The idea of eating a whole-food diet isn’t a new one, but what many of us probably think of when we think of a healthy lifestyle is one that doesn’t include a lot of processed foods.
However, this is a very old-fashioned idea that is often used to explain away eating a lot.
Read moreIt may be that there is something about eating a very healthy diet that gives you a greater chance of avoiding a range of health problems, but the science behind the idea of a whole diet may not be entirely clear.
A new study published in the journal PLOS One suggests that the idea that whole food diets are more beneficial than processed foods may be wrong.
Researchers from the Institute of Medical Research in Munich examined more than 100,000 adults over a period of five decades to investigate whether the idea was true or false.
“In our study, we found that eating a healthy whole food lifestyle is a significant risk factor for type 2 diabetes, heart disease, and stroke,” the study authors wrote.
“There is no clear evidence that a healthy diet is a good predictor of health.”
According to the study, people with type 2 diabetics and people with high blood pressure who regularly ate a whole foods diet had significantly lower risk of heart disease and stroke than people who ate only a refined diet.
However, the authors pointed out that while these findings were statistically significant, the results were not consistent across different groups.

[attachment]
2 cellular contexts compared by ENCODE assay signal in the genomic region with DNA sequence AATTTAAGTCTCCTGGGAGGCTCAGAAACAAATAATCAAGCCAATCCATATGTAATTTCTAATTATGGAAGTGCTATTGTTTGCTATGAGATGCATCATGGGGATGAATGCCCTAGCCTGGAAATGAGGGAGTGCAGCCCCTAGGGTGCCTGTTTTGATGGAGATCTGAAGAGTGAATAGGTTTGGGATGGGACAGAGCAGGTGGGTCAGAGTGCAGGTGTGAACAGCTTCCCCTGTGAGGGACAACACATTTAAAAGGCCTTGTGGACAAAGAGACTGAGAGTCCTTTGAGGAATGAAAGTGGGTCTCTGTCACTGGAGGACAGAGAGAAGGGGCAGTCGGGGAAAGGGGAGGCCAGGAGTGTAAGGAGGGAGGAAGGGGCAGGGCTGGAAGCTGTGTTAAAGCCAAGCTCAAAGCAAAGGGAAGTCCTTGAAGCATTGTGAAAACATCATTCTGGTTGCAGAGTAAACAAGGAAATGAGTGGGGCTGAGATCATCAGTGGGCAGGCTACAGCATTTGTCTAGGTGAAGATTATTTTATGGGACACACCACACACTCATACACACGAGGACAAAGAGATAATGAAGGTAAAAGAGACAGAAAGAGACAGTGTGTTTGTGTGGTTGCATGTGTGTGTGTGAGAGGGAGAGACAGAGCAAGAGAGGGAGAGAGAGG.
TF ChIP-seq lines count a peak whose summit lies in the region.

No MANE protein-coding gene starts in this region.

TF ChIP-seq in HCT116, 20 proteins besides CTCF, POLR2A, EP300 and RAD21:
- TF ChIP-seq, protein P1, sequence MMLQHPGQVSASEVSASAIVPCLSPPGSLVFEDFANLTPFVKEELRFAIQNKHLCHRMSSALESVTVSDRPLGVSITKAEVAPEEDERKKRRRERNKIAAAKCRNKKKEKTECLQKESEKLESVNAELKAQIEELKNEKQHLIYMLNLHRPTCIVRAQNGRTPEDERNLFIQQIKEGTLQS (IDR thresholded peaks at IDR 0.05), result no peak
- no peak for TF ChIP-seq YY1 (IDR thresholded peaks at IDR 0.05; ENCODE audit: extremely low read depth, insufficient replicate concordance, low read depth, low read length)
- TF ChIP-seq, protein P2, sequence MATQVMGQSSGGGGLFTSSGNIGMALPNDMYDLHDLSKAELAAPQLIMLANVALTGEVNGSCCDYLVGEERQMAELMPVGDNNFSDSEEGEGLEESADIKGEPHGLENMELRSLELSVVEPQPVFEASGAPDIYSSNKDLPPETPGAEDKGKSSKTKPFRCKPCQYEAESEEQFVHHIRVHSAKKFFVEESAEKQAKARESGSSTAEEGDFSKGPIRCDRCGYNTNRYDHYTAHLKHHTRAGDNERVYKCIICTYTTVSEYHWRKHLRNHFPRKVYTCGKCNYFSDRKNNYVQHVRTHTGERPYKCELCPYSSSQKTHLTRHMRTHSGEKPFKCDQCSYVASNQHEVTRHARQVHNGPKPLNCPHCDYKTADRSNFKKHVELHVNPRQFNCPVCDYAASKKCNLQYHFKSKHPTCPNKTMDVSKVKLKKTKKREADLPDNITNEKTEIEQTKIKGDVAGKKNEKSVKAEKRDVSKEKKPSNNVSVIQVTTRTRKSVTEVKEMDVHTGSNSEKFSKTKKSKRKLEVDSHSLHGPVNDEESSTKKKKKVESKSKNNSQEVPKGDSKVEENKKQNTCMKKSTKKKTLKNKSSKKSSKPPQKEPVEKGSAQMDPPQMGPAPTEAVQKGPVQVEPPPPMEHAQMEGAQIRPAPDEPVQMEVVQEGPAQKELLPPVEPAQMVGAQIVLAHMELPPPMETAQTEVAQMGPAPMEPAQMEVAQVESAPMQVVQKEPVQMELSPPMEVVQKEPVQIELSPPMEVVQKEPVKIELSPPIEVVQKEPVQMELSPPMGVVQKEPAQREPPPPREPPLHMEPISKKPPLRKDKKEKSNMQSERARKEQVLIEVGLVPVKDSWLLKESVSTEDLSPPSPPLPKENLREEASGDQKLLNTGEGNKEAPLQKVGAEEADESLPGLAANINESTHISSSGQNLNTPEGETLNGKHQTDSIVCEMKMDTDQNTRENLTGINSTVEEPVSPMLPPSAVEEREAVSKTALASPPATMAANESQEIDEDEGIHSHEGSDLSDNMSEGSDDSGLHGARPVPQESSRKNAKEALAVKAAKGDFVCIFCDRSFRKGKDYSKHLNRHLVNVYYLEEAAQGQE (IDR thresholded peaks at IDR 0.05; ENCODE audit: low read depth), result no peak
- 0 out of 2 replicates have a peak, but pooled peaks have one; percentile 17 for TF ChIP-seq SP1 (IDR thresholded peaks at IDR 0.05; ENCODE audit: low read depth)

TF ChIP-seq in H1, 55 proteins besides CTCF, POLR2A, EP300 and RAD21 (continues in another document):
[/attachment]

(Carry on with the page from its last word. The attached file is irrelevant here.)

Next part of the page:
“The results of this study may be more indicative of a risk of developing diabetes and heart disease in the context of the overall risk factors, or the associations may be due to individual differences and confounding factors that are not included in our analysis,” the researchers wrote.
What the research means for youIf you want your whole-grain diet to help prevent heart disease or stroke, the new study is a welcome addition to the growing body of research that has found a link between a healthy dietary pattern and lower risk.
While whole-grains are thought to have a number of health benefits, the researchers said that they had not been able to determine whether whole grains are particularly effective at preventing heart disease.
“Our results do not imply that whole grains could be a good source of dietary fibre,” they wrote.
“The most important thing is that whole-meal consumption of whole grains can reduce the risk of cardiovascular disease and prevent stroke.”
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